Right to protest, right to strike

Submitted by AWL on 25 May, 2021 - 6:48 Author: Editorial
Woman with 'Right to Strike' placard

The campaign to stop the Police, Crime, Sentencing and Courts Bill is relaunching on 29 May with a fourth national Kill the Bill day of action: information here.

Labour movement activists should get out on the streets with trade union, Labour Party and campaign delegations and banners.

Socialists need to push harder in the labour movement, both trade unions and Labour Party, to mobilise it in support of the struggle against the Police Bill.

We need to widen discussion, in the labour movement and among Kill the Bill activists, about the right to protest.

If the Police Bill passes, it will severely limit the right to protest. But that right has already been restricted repeatedly, over decades. In particular, since the late 1980s, the right to strike has been more narrowly constrained than the Tories now want to make the right to demonstrate.

The right to strike is essential as a means for workers to defend and improve their conditions and as a potentially extremely powerful means of protest. But most forms of strikes and industrial action have now been illegal for over thirty years, and the rest are allowed only in tightly controlled circumstances.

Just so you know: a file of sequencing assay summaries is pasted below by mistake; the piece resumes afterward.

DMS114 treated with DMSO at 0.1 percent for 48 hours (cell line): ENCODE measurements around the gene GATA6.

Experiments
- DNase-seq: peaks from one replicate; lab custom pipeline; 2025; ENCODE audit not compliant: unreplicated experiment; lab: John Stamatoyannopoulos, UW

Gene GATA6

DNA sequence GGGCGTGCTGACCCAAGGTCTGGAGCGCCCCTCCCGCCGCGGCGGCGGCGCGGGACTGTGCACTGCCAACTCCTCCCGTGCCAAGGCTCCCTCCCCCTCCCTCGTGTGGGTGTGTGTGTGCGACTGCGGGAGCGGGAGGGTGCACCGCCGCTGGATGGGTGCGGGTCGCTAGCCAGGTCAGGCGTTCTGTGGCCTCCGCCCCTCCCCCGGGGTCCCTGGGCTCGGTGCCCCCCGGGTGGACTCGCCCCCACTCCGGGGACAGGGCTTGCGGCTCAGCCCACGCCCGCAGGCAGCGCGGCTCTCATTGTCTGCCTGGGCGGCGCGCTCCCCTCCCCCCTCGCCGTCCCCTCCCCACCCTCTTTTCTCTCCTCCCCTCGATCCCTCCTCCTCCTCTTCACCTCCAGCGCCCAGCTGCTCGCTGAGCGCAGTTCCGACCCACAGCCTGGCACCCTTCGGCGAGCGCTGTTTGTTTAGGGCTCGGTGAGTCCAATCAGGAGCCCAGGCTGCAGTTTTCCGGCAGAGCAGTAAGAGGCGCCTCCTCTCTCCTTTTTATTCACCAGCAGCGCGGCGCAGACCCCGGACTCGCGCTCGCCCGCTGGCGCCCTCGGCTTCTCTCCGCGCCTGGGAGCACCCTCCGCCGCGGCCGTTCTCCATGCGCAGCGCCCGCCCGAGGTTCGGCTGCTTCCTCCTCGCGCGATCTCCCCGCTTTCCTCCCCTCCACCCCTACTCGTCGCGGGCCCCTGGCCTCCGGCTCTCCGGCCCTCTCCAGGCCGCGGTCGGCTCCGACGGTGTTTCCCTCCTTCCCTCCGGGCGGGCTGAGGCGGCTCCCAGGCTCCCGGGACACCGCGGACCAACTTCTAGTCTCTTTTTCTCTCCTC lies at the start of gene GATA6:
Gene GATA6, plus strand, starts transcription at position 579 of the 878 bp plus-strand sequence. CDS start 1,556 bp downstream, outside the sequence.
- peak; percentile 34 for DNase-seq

These legal shackles on workers’ right to protest were maintained in full during the 13 years of the Blair and Brown Labour governments. Now, in addition to the specific threat the Police Bill poses to strikes and trade unions, the Tories plan to ban large-scale strikes on public transport.

The Free Our Unions campaign fights for the labour movement to defy the anti-union laws and clearly and militantly demand their repeal.

The right to demonstrate was curtailed by the 1986 Public Order Act (introduced after the defeat of the year-long national miners’ strike, the decisive turning point in the Tories repressing the workers’ movement), the 1994 Criminal Justice Act and the 2011 Police Reform and Social Responsibility Act, among others.

As with some other defeats and regressions, these earlier restrictions on the right to protest have become implicitly accepted, not discussed or thought about.

To the immediate demand to Kill the Bill, we should add pro-active demands to remove the older restrictions on our rights — including, perhaps most importantly, on the right to strike.

Solidarity is promoting a model motion on the Police Bill, the right to protest and other demands on policing and criminal justice for labour movement and other groups.

And there’s another model motion for Labour Party conference motions (being debated between now and September) here.

• Newcastle activists are raising money for the legal costs of protesters arrested at their Kill the Bill protest on May Day: see here.

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